PHP Parse error: syntax error, unexpected $end in on line – The Error and The Fix

While working on a test web application, last night, I hit upon the following error, which for a second had me lost.

I checked to see if I had the opening and the closing tags correct. Upon further investigation, I found that this was due to my using the “short tag” for PHP in the html_functions.php file. I normally use “” to close my PHP statements, but in this particular file, I had missed on the “php” and had accidentally used “<?" to open a statement.

As it is evident from the image, I use XAMPP to host test applications, when developing on Windows. To find more about this setting I did some reading on a specific setting in php.ini called “short_open_tag”. I opened the php.ini inside “c:\xampp\php\php.ini” – which is the default location for XAMPP, and searched for the “short_open_tag” setting. This specific setting was set to “off”, so the quickfix was to merely change the setting to “on”, restarting Apache and reloading the page. The setting in the php.ini finally looked like this:

short_open_tag = On

The following paragraph explains the setting better, taken from the php.ini file.

This directive determines whether or not PHP will recognize code between tags as PHP source which should be processed as such. It’s been recommended for several years that you not use the short tag “short cut” and instead to use the full tag combination. With the wide spread use of XML and use of these tags by other languages, the server can become easily confused and end up parsing the wrong code in the wrong context. But because this short cut has been a feature for such a long time, it’s currently still supported for backwards compatibility, but we recommend you don’t use them.

Default Value: On
Development Value: Off
Production Value: Off

Problem solved, I spent the rest of the time I had on some fancy GUI and cookie monsters 😀

Multiple Vulnerabilities with the Cisco Developer Network

I found a bunch of vulnerabilities with Cisco subdomains a couple of weeks ago, some of them were plain old XSS vulnerabilities,while others were more interesting. Cisco is yet to fix some of them which I will not be talking about here, however I will discuss the other issues that I found and which have now been fixed.

I found an XSS on the domain, and since Cisco uses Single Sign On for most of its subdomains, an attacker could simply exploit this issue and gain access to the user accounts under other Cisco domains. The Cisco Developer Network runs on a well known product, which is actively maintained by the developers and used worldwide by several major corporations. 

For the noobs, An XSS or Cross Site Scripting vulnerability occurs when an application accepts user input and sends it back to the browser without removing/encoding malicious characters. Malicious characters are any set of characters that a browser can use to render HTML or script content (,”,/> etc..). So, instead of displaying the user input, the browser will render/execute it depending on whether the input was HTML tagged content or script content.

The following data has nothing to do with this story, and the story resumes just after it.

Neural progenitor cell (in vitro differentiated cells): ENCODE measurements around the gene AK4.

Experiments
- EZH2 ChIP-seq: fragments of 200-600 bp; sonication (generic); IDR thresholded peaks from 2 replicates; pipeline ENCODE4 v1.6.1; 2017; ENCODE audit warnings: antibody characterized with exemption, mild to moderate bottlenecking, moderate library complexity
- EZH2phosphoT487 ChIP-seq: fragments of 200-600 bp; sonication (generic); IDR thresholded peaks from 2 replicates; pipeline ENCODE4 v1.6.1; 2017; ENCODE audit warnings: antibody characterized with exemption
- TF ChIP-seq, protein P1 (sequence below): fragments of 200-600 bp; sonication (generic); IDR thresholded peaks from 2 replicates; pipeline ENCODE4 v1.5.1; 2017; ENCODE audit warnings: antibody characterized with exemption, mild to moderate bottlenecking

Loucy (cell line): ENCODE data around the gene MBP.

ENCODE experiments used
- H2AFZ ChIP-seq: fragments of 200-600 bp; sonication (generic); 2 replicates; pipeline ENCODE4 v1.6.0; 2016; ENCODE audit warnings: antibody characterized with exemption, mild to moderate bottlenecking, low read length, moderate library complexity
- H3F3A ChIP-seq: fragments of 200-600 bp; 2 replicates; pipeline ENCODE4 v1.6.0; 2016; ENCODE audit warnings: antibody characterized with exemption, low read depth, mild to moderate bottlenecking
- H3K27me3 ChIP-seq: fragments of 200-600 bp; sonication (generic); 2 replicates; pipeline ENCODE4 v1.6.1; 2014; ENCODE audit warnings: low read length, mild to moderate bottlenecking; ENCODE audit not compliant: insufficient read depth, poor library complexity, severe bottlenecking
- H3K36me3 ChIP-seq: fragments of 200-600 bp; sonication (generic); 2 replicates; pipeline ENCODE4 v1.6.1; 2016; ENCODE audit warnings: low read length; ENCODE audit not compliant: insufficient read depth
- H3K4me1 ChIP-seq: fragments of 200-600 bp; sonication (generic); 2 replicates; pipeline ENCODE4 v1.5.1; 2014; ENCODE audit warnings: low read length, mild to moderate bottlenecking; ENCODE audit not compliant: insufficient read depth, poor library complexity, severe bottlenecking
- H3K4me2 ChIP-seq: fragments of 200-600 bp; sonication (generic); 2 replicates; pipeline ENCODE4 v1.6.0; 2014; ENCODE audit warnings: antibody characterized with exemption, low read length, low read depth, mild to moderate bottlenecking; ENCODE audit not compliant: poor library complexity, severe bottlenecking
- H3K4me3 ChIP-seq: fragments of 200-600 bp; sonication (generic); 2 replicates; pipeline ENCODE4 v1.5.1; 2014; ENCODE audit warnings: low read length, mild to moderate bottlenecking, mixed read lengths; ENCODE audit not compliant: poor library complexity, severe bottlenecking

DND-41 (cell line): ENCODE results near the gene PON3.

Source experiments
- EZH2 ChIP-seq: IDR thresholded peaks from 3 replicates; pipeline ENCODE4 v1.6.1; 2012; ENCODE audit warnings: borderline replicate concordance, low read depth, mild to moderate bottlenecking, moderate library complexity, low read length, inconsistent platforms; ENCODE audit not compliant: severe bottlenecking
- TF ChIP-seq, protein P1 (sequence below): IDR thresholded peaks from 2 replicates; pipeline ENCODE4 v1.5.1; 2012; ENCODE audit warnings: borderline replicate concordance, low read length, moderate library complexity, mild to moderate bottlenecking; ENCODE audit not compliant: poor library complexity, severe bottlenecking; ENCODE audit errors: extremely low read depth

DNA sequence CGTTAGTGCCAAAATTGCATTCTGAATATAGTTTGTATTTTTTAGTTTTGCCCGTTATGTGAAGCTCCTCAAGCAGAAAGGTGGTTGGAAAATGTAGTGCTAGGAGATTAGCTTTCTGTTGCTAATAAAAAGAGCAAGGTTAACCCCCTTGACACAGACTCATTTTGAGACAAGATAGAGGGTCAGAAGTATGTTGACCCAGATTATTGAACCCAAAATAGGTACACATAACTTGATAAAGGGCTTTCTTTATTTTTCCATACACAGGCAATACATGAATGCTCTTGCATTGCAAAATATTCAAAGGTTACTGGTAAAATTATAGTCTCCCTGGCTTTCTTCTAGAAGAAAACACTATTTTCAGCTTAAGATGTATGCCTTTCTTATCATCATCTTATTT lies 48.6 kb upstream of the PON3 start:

XSS can cause a lot of serious problems. An attacker can steal cookies, redirect users to fake or malicious sites, control a user’s browser using automated frameworks like BeEF and download and execute exploits on the victim’s computer.

The other issue I found was particularly interesting because the application failed to check necessary user privilege levels while a user attempted access to application modules that were obviously sensitive. To this effect, I was able to locate the administration modules of several key sections under that would have allowed me to upload files, change and delete the content that users would see. I had access to all available administrative tasks since the application was clearly not checking whether I had admin or guest privileges. To make things worse, Google had traversed and cached these pages which would allow an attacker to reach to all the administration modules following an advanced Google search.

Now that both the issues have been fixed, here’s a finer look at the vulnerabilities:

1. XSS in the Cisco Developer Network (
The following pages accept client side input via the ‘_153_keywords’ parameter and render it back to the browser without sanitization.

This was a POST based XSS, hence to craft an attack vector, an attacker would need to create a page that autosubmits a form on page/body. 

2. Insufficient privilege/permission check on the Cisco Developer Network.
The application did not verify the permission levels of logged in users when providing access to the administration modules of several sections listed on under “Available Technology Centers”

Some examples were: 


An advanced Google search, like the following, can get a list of modules that were  vulnerable:|%20inurl:administration

Waiting for Cisco to fix some other issues on several other domains before I disclose them here. Till then Happy Hacking!